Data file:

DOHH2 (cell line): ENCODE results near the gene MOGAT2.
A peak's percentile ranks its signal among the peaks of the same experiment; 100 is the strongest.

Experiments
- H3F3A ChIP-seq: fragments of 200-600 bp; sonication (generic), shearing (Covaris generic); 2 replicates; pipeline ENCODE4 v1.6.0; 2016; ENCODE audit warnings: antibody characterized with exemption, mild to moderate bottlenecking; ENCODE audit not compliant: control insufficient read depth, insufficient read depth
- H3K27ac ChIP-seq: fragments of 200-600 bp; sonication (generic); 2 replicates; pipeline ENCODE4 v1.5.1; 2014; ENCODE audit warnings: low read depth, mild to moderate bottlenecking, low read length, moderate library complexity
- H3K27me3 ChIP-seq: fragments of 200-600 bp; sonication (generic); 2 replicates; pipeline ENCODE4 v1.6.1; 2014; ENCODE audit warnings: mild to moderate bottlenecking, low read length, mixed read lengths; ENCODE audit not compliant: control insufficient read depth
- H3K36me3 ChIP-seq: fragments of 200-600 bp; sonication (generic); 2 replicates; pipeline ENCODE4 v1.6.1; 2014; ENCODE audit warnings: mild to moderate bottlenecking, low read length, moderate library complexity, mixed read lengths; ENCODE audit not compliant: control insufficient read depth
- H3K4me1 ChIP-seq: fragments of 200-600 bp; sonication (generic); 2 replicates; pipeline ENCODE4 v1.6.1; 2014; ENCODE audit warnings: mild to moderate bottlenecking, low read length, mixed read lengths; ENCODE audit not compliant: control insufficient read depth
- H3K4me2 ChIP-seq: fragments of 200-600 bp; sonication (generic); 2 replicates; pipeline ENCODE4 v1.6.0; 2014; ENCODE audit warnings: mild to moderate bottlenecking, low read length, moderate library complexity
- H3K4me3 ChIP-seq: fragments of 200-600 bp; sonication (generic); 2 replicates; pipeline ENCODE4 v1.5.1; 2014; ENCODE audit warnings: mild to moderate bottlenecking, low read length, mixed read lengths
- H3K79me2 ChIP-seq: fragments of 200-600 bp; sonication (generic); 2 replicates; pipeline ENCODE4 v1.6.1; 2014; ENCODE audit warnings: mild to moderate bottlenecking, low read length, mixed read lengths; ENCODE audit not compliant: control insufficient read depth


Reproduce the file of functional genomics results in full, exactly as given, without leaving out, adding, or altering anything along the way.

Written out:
DOHH2 (cell line): ENCODE results near the gene MOGAT2.
A peak's percentile ranks its signal among the peaks of the same experiment; 100 is the strongest.

Experiments
- H3F3A ChIP-seq: fragments of 200-600 bp; sonication (generic), shearing (Covaris generic); 2 replicates; pipeline ENCODE4 v1.6.0; 2016; ENCODE audit warnings: antibody characterized with exemption, mild to moderate bottlenecking; ENCODE audit not compliant: control insufficient read depth, insufficient read depth
- H3K27ac ChIP-seq: fragments of 200-600 bp; sonication (generic); 2 replicates; pipeline ENCODE4 v1.5.1; 2014; ENCODE audit warnings: low read depth, mild to moderate bottlenecking, low read length, moderate library complexity
- H3K27me3 ChIP-seq: fragments of 200-600 bp; sonication (generic); 2 replicates; pipeline ENCODE4 v1.6.1; 2014; ENCODE audit warnings: mild to moderate bottlenecking, low read length, mixed read lengths; ENCODE audit not compliant: control insufficient read depth
- H3K36me3 ChIP-seq: fragments of 200-600 bp; sonication (generic); 2 replicates; pipeline ENCODE4 v1.6.1; 2014; ENCODE audit warnings: mild to moderate bottlenecking, low read length, moderate library complexity, mixed read lengths; ENCODE audit not compliant: control insufficient read depth
- H3K4me1 ChIP-seq: fragments of 200-600 bp; sonication (generic); 2 replicates; pipeline ENCODE4 v1.6.1; 2014; ENCODE audit warnings: mild to moderate bottlenecking, low read length, mixed read lengths; ENCODE audit not compliant: control insufficient read depth
- H3K4me2 ChIP-seq: fragments of 200-600 bp; sonication (generic); 2 replicates; pipeline ENCODE4 v1.6.0; 2014; ENCODE audit warnings: mild to moderate bottlenecking, low read length, moderate library complexity
- H3K4me3 ChIP-seq: fragments of 200-600 bp; sonication (generic); 2 replicates; pipeline ENCODE4 v1.5.1; 2014; ENCODE audit warnings: mild to moderate bottlenecking, low read length, mixed read lengths
- H3K79me2 ChIP-seq: fragments of 200-600 bp; sonication (generic); 2 replicates; pipeline ENCODE4 v1.6.1; 2014; ENCODE audit warnings: mild to moderate bottlenecking, low read length, mixed read lengths; ENCODE audit not compliant: control insufficient read depth